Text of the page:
Suicide in the Northern Territory, 2001–2006
Pridmore, S. and Fujiyama, H. (2009) Suicide in the Northern Territory, 2001–2006. Australian and New Zealand Journal of Psychiatry, 43 (12). pp. 1126-1130.
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Objective: The aim of the present study was to characterize suicide in the Northern Territory (NT) for the 6 year period 1 January 2001-31 December 2006.
Method: Suicide death rates by area (Australia, NT), sex, and Indigenous status for the period of 2001–2006 were obtained from the National Coroners Information System through the Victorian Institute of Forensic Medicine. Population f gures were obtained from the Australian Bureau of Statistics.
Results: For this period the suicide rate of NT (21.6 per 100 000) was double the national rate (11), and the rate for NT Indigenous people (36.7) was signif cantly higher (p < 0.001) than that of NT non-Indigenous people (14.7). There was a decline in the suicide rate for Australia of −8.6%%; for NT, −6.3%%; for NT non-Indigenous, −3.3%%; and for NT Indigenous, −9.0%%. The sex difference was signif cant (p < 0.001) for both Australia and the NT with male subjects having a higher suicide rate than female subjects. With respect to age group, some evidence suggested an earlier peak for NT Indigenous compared to NT non-Indigenous people. Hanging was more common in NT than in the rest of the country and accounted for 87%% of Indigenous suicide.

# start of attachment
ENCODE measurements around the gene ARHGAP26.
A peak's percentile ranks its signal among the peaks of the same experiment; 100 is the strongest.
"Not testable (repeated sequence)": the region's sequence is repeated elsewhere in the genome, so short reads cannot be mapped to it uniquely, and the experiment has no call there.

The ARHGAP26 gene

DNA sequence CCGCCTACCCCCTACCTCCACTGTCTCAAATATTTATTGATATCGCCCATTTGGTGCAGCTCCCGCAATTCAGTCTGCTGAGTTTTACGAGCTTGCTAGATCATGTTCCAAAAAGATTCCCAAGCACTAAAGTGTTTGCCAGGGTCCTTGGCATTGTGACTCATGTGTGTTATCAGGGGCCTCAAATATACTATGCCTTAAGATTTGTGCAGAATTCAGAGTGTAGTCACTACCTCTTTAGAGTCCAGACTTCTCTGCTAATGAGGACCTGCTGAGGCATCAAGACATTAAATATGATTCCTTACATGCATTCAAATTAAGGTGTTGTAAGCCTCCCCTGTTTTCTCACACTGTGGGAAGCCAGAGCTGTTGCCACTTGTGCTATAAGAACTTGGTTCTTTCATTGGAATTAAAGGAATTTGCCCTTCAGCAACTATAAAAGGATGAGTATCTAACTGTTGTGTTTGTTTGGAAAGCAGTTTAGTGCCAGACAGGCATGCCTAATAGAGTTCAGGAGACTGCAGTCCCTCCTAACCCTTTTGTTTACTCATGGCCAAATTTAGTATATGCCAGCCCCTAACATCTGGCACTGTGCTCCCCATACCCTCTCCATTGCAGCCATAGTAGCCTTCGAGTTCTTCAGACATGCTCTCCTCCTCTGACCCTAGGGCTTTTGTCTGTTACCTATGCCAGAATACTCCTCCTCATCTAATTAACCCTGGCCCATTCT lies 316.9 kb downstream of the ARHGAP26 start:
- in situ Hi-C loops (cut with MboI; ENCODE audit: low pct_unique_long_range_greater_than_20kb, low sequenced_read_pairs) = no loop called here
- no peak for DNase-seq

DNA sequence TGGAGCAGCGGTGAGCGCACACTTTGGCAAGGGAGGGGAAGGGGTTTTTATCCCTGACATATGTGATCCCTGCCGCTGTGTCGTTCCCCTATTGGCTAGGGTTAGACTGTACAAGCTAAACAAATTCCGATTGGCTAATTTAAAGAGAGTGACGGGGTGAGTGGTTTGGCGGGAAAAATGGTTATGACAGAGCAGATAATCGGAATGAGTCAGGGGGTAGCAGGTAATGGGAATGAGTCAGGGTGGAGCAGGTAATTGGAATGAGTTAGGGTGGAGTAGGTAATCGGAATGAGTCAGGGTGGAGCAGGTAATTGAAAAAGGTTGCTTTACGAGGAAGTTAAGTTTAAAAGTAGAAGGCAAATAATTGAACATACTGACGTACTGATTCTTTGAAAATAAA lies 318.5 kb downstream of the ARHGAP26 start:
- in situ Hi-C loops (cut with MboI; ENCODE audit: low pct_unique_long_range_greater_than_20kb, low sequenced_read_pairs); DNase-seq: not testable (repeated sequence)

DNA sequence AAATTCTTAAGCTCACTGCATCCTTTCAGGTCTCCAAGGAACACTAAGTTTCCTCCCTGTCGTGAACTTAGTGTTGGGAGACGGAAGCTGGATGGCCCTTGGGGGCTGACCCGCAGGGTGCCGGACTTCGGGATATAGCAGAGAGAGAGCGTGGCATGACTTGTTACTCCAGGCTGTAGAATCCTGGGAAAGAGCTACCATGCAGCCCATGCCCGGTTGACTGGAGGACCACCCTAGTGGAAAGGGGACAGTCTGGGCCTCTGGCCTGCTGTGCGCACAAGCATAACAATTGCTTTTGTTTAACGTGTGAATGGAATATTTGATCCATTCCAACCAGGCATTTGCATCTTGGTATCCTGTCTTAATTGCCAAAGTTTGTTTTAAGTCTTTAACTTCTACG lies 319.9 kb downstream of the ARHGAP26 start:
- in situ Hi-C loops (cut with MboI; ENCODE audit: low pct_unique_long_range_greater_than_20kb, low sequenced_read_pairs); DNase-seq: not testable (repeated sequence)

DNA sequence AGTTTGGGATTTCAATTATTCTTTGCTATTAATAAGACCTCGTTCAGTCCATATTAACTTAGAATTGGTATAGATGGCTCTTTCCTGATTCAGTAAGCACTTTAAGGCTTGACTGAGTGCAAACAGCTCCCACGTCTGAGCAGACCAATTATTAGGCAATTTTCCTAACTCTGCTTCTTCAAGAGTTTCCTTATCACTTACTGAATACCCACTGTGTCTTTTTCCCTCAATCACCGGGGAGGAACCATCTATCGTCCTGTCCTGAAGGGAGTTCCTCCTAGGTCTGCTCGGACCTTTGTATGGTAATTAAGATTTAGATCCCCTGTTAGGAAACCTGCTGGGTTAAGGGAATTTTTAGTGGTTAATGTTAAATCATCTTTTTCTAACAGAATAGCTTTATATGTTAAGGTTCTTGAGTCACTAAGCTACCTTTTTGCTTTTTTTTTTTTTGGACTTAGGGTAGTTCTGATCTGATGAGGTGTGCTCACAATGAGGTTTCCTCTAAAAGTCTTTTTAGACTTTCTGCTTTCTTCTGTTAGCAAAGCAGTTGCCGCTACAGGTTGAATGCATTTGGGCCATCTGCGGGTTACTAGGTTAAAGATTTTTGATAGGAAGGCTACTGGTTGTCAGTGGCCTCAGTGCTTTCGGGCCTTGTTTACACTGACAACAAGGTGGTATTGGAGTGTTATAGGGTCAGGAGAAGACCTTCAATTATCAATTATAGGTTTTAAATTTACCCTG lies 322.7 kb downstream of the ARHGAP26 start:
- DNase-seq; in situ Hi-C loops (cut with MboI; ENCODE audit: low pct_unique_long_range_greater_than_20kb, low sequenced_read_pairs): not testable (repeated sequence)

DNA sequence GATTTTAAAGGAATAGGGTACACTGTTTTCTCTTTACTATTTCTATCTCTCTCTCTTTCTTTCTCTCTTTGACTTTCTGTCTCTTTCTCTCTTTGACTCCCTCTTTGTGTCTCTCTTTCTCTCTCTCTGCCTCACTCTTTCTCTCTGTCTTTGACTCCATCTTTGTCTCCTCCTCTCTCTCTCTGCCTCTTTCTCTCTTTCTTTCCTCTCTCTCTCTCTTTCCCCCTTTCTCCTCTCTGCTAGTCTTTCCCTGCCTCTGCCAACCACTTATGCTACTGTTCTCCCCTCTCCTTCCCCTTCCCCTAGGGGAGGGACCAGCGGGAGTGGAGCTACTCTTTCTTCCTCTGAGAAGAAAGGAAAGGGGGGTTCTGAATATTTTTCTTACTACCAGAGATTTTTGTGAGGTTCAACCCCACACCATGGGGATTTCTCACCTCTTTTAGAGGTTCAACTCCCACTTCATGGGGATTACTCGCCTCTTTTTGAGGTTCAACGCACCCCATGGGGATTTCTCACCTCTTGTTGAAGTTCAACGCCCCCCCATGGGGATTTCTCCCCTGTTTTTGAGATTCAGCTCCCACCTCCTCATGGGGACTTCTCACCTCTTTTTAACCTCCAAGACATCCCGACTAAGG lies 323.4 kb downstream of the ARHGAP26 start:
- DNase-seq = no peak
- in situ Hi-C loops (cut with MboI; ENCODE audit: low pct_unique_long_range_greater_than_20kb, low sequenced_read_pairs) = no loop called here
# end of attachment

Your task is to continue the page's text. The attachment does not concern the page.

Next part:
Conclusion: Suicide is more common in NT than in Australia generally, and more common in NT Indigenous than NT non-Indigenous people. There is evidence of a decline in suicide rates across the board.
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